Sunday, April 19, 2015

A Peek Inside The Abandoned Montour Railroad Tunnel At Grimms Bridge in Columbiana County


 On April 17 some of the members of my very awesome crew and I decided to venture into the old abandoned Railroad Tunnel at Grimms Bridge.  It was an exciting adventure.
Joining me was Amanda and Jeremy Vantilburg and Dennis Martin Jr.

 Wearing chest waders, we walked into the tunnel, the plan being to go back as far as we could.  I was very surprised as to how far we got back into the tunnel.  You can see as you stand at the mouth that it curves to the left.  That curve is very deceiving.  It just does not give any credit to how large this tunnel really is.  
Jeremy and I ventured in first, with Jeremy leading the way.  He has a military background and just plowed forward!
At first it was difficult because there is a lot of garbage in the opening of the tunnel.  Cans.  Bottles.  Deflated rafts.  Tires.  Sticks and logs.  It is hard to walk through that, but after about twenty five feet, it clears up.
 Amanda and Dennis went in next.  They joked about snakes being in the water.  I didn't tell them something bumped into my leg when the water was up at my waist.  I couldn't see what it was, though Jeremy said it was probably a log.  I can only wonder since the water was too dirty to see for sure.
 The farther back we got the less light there was.  And the spookier it got!  We could hear drips and splashes in the distance but in the tunnel they sound like they are right there in front of you.  There is a fantastic echo at the mouth of the tunnel and also inside around you.
We chose to stay between the metal railings which are still inside the tunnel.
 At this point, the water is at your waist and you need a flashlight to see.  There is some garbage floating in the water and the dripping sounds are very loud.  If you are claustrophobic, this is about where it might start to kick in.  It is also very cold here.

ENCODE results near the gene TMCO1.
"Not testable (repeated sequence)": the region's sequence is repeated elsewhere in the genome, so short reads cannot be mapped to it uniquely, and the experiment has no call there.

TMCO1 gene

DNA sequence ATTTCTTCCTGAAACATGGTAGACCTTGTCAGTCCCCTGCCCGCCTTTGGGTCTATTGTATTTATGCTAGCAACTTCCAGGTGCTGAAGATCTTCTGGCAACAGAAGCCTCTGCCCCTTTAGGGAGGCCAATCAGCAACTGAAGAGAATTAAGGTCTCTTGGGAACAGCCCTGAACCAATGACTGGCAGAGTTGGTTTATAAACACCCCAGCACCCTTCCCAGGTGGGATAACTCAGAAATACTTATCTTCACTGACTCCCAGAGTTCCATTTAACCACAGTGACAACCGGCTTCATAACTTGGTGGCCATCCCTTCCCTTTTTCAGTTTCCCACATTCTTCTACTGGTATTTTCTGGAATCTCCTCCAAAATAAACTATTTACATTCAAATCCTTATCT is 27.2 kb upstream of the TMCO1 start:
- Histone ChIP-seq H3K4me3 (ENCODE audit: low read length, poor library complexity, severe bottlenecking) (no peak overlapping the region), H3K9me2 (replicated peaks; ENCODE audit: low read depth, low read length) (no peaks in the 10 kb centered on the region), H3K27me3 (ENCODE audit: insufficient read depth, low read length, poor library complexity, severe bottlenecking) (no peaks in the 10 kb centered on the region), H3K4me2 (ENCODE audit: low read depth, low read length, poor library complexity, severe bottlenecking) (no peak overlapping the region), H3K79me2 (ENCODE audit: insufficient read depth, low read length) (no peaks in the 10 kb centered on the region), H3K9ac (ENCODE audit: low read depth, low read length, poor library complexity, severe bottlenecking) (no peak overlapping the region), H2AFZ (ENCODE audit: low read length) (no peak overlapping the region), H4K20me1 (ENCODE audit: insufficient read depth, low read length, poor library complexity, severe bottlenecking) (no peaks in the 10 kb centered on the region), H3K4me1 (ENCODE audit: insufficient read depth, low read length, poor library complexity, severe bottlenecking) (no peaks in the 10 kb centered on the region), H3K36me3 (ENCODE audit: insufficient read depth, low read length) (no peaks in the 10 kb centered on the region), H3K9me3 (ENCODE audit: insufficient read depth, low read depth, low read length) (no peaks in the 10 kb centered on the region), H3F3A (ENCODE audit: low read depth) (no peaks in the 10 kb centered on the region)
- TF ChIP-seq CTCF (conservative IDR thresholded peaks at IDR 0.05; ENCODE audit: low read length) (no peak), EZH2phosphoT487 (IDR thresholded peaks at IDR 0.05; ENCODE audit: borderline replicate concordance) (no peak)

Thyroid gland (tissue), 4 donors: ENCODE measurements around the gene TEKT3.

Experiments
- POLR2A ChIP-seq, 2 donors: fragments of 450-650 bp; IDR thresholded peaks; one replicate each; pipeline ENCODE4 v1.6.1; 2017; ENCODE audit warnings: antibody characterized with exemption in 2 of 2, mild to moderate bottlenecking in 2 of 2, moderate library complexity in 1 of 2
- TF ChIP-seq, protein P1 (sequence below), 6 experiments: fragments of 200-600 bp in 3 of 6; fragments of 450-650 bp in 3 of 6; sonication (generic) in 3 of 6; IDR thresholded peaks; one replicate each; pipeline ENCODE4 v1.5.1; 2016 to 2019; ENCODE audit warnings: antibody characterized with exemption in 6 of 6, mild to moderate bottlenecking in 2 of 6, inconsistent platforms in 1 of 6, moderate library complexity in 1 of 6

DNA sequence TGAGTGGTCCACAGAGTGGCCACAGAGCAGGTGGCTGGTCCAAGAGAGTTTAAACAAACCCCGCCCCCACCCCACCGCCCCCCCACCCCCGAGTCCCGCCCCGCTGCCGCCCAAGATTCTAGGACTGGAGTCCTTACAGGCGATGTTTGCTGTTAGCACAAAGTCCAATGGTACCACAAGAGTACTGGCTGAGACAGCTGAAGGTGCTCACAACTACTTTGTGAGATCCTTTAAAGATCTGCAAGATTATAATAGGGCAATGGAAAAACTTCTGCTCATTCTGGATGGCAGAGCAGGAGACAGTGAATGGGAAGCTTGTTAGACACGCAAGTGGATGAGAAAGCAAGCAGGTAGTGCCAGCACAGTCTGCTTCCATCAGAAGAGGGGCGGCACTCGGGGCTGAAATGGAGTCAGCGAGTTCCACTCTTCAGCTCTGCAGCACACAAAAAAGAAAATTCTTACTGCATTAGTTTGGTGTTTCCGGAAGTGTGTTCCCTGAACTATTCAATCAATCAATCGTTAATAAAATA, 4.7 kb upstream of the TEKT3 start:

Jeremy lead the way and pointed out things under his feet to warn me about.  there is a large metal beam in the middle of the tracks we had to walk around, and also something like a pot hole as well.
 About every twenty five feet there is an indent n the side of the tunnel, and I believe this is what you would stand in if you were caught in the tunnel when  a train was going through.  They are on opposite sides of the tunnel every other one.
The camera I had just couldn't do this awesome view justice.  It just keeps going and going.  It is stunning to see!  And eerie as well.   It was at about this point that the ground below our feet changed from a solid form to a squishy, slippery form and this is where we stopped.
It was exhilarating to be in there seeing what was inside.  I can't  imagine what it was like when it was a working tunnel, but it would have been nice to see it.  It seems like such a waste, since so much of it is still in such good shape.  It is not what I thought it would be.  I was just so much more!
Finally, I had heard a few stories about an abandoned Railroad car being parked inside the tunnel.  I didn't see one anywhere.  Others I have talked to who have been inside with a boat say that the other end actually has a sort of beach that you can get out on and look around.  That is our next goal.  To make it to that beach.  Let you know when we do!